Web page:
|Approvals/Requirements Satisfied by eRADIMAGING Courses|
|~ ASRT approval for ARRT® Category A credit||~ MDCB approval by the Medical Dosimetrist Certification (Selected Courses)|
|~ ARMRIT accepted (All MRI Courses)||~ CAMRT and Sonography Canada recognize the ASRT approval (All Courses)|
|~ ARDMS accepted (All Courses)||~ Florida approval for all courses 1 credit or more|
|~ NMTCB accepted (All Courses)||~ California CE requirements met for all radiography courses|
|~ All Courses eligible of international radiographers' CPD requirements||~ All Courses available for RRAs|
|~ ASRT and MDCB are approved continuing education providers of ARRT® and all courses are accepted by ARRT®|
Imaging and Evaluating the Response to Cancer Immunotherapy with CT and MRI
Mark P. Bowes, PhD
*Medical Writer, Portland, Oregon.
Address correspondence to: Mark P. Bowes, PhD, Medical Writer, 7135 SE 18th Avenue, Portland, OR 97202. E-mail: email@example.com.
Disclosure Statement: Dr Bowes reports having no financial or advisory relationships with corporate organizations related to this activity.
Imaging modalities, including computed tomography, magnetic resonance imaging, and positron emission tomography, are often essential in evaluating the response to treatment and deciding whether to continue or suspend cancer therapy, yet immunotherapies present potential challenges to the assessment of treatment response when using conventional response criteria. Immune-modifying agents require more time than conventional treatments to induce an antitumor response, and tumor volume may even increase during the early phases of treatment. The criteria for evaluating tumor responses have evolved over time from a relatively simple assessment of tumor size using computed tomography, to more recent response criteria with detailed recommendations regarding the number and size of lesions to evaluate, the incorporation of magnetic resonance imaging and other imaging modalities, and the specific outcomes that should be measured in patients who are receiving immune-based therapies. The use of immune-related response criteria for patients with cancer has been shown to identify a substantial number of patients who are responding to immune-based treatments but who would have been considered to have failed treatment using conventional response criteria that were developed primarily for patients receiving chemotherapy drugs. This article will describe how immune-based treatment strategies may improve clinical outcomes in patients with cancer, as well as why conventional imaging criteria may be less effective for detecting treatment responses in patients receiving immune-based therapies. Potential benefits and limitations of different imaging modalities in evaluating the effects of immunotherapy in patients with cancer will also be discussed.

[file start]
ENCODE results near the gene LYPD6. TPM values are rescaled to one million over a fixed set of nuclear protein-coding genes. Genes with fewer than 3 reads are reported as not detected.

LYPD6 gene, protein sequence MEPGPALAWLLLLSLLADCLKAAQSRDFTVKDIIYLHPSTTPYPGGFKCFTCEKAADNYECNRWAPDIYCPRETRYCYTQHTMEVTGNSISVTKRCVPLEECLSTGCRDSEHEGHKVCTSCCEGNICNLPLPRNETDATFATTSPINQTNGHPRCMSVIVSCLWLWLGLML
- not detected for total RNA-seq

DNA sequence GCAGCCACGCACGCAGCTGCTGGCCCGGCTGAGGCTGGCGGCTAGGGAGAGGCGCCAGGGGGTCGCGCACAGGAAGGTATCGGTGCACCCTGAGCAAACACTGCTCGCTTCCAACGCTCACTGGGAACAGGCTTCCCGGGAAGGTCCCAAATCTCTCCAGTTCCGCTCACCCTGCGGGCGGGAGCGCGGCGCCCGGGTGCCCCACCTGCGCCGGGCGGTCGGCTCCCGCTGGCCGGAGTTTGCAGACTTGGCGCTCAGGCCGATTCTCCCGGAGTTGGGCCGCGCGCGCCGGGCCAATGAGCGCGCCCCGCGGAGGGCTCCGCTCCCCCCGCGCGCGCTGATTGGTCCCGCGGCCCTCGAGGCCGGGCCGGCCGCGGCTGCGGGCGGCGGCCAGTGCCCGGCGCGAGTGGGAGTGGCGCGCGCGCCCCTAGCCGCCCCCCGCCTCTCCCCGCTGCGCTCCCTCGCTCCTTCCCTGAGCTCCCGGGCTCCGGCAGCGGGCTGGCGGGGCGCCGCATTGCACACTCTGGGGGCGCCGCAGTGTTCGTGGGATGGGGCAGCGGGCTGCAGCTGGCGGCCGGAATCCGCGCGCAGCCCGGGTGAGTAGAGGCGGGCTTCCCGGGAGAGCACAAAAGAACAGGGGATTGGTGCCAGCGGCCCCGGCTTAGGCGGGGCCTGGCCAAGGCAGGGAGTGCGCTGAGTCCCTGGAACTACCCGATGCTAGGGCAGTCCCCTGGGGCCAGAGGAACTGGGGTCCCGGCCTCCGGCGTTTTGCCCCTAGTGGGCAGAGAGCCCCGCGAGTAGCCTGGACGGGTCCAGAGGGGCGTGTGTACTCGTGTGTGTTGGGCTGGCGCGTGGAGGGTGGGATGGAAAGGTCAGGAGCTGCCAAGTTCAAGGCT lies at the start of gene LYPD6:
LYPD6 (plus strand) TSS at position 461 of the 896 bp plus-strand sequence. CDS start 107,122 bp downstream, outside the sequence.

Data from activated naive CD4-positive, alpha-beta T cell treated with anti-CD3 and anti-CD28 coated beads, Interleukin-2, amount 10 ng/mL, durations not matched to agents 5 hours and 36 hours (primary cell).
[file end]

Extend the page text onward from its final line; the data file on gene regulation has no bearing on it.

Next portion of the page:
Full Course Content available to active members of eRADIMAGING.com
* This sample course is for reference purposes only. It is not currently available for earning CE credits. To earn ARRT CE credits please subscribe to eRADIMAGING where you will see a complete listing of all active and eligible CE courses.